Inspired by The Great API Easter Egg Hunt!
Your task is to search for a predetermined integer in the "Collatz space" (to be explained later) using the fewest step possible.
This challenge is based on the famous Collatz conjecture that hopefully everyone here at least heard of. Here is a recap taken from Print the Super Collatz numbers.
The Collatz Sequence (also called the 3x + 1 problem) is where you start with any positive integer, for this example we will use 10, and apply this set of steps to it:
if n is even: Divide it by 2 if n is odd: Multiply it by 3 and add 1 repeat until n = 1
The Collatz distance
C(m,n) between the two numbers
n, for the purpose of this challenge, is the distance between two numbers in the Collatz graph(Credits to @tsh for telling me about this concept), which is defined as follows: (using
13 as examples):
Write down the Collatz sequence for
m (in this case,
21, 64, 32, 16, 8, 4, 2, 1
Write down the Collatz sequence for
n(in this case,
13, 40, 20, 10, 5, 16, 8, 4, 2, 1
Now count how many numbers appear only in one of the sequences. This is defined as the Collatz distance between
n. In this case,
21, 64, 32, 13, 40, 20, 10, 5
So we have Collatz distance between
C(m,n) have the following nice properties:
C(m,n)=C(n,m) C(m,n)=0 iff. m=n
Hopefully the definition of
C(m,n) is now clear. Let's start doing egg hunting in the Collatz space!
At the beginning of the game, a controller decides the position of an easter egg, which is expressed by its one-dimensional coordinate: An integer in the interval
[p,q] (in other words, an integer between
q, both ends inclusive).
The position of the egg remains constant throughout the game. We'll denote this coordinate as
You can now make an initial guess a0, and it will be recorded by the controller. This is your 0th round. If you are so lucky that you got it right at the first place (i.e. a0=r), the game ends, and your score is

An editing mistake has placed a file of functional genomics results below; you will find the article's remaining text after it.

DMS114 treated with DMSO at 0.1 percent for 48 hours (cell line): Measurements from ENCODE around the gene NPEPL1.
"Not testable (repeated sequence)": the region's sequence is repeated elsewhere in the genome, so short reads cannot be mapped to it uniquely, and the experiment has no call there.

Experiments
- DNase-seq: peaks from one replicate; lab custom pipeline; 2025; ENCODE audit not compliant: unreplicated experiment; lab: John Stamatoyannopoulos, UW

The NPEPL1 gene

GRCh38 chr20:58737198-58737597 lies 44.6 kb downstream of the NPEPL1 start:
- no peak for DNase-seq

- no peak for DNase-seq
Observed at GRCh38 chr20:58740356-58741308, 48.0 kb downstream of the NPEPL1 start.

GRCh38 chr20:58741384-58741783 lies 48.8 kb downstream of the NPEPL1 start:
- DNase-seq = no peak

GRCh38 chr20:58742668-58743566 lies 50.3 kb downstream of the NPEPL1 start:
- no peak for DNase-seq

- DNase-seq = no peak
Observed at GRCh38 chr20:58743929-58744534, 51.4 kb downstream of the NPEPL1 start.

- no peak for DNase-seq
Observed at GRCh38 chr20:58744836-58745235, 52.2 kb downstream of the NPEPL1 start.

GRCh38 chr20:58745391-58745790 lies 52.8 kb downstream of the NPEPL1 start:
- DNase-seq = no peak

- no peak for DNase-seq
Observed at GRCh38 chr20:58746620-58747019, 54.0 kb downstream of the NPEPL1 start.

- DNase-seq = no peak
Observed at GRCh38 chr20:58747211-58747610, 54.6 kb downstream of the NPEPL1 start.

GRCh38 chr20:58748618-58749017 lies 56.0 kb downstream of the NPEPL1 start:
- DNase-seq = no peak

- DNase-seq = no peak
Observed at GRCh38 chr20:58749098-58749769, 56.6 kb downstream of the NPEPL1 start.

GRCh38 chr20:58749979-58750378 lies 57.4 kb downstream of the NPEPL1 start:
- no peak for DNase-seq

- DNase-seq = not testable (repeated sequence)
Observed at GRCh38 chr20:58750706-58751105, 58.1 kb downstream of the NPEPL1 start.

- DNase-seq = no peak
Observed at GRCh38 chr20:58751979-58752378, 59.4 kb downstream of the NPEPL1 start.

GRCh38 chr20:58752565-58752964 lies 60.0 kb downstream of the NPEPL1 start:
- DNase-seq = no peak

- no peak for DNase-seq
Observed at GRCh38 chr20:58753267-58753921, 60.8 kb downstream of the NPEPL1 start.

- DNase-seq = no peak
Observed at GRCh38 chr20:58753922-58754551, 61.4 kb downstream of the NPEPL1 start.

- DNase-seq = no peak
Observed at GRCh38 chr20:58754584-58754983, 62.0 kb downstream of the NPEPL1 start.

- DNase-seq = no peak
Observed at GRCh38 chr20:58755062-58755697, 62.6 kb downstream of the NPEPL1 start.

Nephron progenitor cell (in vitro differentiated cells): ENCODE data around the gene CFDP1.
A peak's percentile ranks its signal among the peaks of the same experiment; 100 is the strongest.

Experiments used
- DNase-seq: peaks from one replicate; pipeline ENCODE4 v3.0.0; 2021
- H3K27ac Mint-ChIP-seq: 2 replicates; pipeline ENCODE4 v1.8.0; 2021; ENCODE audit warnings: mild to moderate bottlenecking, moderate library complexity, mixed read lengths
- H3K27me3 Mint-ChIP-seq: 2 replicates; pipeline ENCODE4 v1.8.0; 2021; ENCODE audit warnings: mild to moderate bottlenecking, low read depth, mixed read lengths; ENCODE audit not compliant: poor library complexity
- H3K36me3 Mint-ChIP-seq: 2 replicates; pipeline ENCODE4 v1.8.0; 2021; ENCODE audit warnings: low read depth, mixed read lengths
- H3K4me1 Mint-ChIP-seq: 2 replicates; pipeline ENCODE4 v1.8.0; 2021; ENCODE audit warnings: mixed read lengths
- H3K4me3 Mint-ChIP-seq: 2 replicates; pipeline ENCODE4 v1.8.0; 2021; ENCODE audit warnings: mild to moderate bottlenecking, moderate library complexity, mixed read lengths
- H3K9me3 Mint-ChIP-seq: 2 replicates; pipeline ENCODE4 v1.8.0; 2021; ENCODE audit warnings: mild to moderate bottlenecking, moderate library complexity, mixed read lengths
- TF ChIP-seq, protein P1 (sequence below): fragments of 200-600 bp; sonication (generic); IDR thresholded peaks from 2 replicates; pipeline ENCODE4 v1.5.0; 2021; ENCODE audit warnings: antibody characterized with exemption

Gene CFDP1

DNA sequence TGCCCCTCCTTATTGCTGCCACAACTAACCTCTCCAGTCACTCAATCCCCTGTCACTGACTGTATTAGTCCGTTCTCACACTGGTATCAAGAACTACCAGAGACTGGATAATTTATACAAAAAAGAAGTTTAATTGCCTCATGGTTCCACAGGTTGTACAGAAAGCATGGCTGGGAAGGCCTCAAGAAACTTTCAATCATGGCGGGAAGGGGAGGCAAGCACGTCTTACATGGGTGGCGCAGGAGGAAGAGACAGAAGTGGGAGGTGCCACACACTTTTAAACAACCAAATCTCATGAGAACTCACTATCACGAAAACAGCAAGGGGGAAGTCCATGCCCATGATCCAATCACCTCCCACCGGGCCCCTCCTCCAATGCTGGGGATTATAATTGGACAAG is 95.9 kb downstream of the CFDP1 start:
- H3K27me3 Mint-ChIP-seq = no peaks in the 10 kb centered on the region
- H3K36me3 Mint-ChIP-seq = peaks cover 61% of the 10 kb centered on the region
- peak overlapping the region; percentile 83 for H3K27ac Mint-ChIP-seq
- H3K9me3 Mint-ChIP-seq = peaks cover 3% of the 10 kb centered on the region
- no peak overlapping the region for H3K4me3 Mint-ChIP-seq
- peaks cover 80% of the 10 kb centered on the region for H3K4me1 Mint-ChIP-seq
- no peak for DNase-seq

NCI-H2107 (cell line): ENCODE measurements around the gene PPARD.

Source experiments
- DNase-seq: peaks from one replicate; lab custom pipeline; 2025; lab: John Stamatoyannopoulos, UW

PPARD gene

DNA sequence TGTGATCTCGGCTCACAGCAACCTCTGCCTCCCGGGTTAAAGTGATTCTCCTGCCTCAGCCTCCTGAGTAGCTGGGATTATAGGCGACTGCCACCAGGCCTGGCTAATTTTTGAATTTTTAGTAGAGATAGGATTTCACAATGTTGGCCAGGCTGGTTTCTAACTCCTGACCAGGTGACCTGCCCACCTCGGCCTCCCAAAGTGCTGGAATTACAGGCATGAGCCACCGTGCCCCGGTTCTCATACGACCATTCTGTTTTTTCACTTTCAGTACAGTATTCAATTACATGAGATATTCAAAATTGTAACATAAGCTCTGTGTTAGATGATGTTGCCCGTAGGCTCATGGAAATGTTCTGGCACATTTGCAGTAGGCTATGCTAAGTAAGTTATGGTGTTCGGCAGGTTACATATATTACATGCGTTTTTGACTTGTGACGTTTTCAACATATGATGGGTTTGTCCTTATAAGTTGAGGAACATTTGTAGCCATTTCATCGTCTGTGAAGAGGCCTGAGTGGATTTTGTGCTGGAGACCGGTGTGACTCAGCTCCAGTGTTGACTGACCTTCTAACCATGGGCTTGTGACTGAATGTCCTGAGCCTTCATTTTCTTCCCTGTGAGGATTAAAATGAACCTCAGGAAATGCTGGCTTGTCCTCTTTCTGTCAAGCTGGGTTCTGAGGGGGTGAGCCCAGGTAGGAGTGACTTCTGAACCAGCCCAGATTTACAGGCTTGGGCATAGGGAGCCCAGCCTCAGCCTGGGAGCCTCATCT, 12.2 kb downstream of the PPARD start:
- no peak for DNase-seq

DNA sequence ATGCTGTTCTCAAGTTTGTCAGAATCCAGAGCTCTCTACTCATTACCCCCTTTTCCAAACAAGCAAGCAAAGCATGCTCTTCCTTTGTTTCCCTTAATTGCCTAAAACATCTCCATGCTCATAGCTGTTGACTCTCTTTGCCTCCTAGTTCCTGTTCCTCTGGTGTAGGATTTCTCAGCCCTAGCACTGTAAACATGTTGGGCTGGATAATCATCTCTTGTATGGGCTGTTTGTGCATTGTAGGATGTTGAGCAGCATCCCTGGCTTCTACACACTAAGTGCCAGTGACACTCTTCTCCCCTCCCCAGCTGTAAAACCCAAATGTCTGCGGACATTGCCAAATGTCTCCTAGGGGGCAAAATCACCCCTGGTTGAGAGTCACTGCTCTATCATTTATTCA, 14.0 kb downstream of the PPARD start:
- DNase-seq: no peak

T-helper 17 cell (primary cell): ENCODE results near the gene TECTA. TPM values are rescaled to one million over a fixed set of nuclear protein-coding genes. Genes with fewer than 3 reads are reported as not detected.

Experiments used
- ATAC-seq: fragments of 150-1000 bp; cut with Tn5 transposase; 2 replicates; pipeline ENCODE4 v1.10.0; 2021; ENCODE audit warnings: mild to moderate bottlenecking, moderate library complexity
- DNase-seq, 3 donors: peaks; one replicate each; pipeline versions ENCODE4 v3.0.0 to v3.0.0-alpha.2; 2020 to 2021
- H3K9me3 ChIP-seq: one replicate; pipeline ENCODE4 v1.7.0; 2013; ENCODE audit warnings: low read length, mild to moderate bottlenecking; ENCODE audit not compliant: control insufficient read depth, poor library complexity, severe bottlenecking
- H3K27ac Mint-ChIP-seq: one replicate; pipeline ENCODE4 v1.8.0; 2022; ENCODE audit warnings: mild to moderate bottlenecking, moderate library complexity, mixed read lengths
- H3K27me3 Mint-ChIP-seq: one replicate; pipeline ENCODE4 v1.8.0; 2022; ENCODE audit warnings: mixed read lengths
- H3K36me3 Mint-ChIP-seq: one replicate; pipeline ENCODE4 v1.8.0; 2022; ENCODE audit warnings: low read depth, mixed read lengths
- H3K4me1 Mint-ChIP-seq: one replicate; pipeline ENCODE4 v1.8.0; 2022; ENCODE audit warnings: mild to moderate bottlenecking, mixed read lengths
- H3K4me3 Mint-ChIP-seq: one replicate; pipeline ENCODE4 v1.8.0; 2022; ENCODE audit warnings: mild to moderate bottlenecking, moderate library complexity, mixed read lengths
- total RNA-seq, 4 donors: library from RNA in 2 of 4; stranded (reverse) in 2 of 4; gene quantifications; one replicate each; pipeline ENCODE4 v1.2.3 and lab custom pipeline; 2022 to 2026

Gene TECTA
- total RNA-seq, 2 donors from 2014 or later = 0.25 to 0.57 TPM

0(The lower the score, the better). Otherwise, you enter the 1st round and you make a new guess a1, this goes on until you got it right, i.e. an=r, and your score will be
For each round after the 0th, the controller gives you one of the following feedbacks so that you can make a better guess based on the information given. Lets assume you are currently at the
nth round and hence your guess is an
- "You found it!" if an=r, in which case the game ends and you score
- "You are closer :)" if C(an,r)<C(an-1,r)
- "You are circling around the egg" if C(an,r)=C(an-1,r)
- "You are farther away :(" if C(an,r)>C(an-1,r)
To save some bytes, I will call the responses as "Right", "Closer", "Same", "Farther", in the order presented above.
Here is an example game with
- a1=11, response: "Closer"
- a2=13, response: "Farther"
- a3=4, response: "Farther"
- a4=3, response: "Closer"
- a5=5, response: "Same"
- a6=7, response: "Right"
Design a deterministic strategy to play the game for
p=51, q=562 with the best score.
Answers should describe the algorithms in detail. You can attach any code that helps to elucidate the algorithm. This is not codegolf so you are encouraged to write legible code.
Answers should include the worst score they may achieve for all possible cases of
r, and the one with lowest worst score wins. In the case of tie, the algorithms that has a better average score for all possible
rs (which should also be included in the answers) win. There are no further tie breakers and we may have multiple winners in the end.
- To reiterate,
rlies in the interval
- Default loopholes apply.
Bounty (Added after the first answer is posted)
I may personally offer a bounty to an answer where all the guesses are made within the range
[51,562] while still having a reasonably low worst score.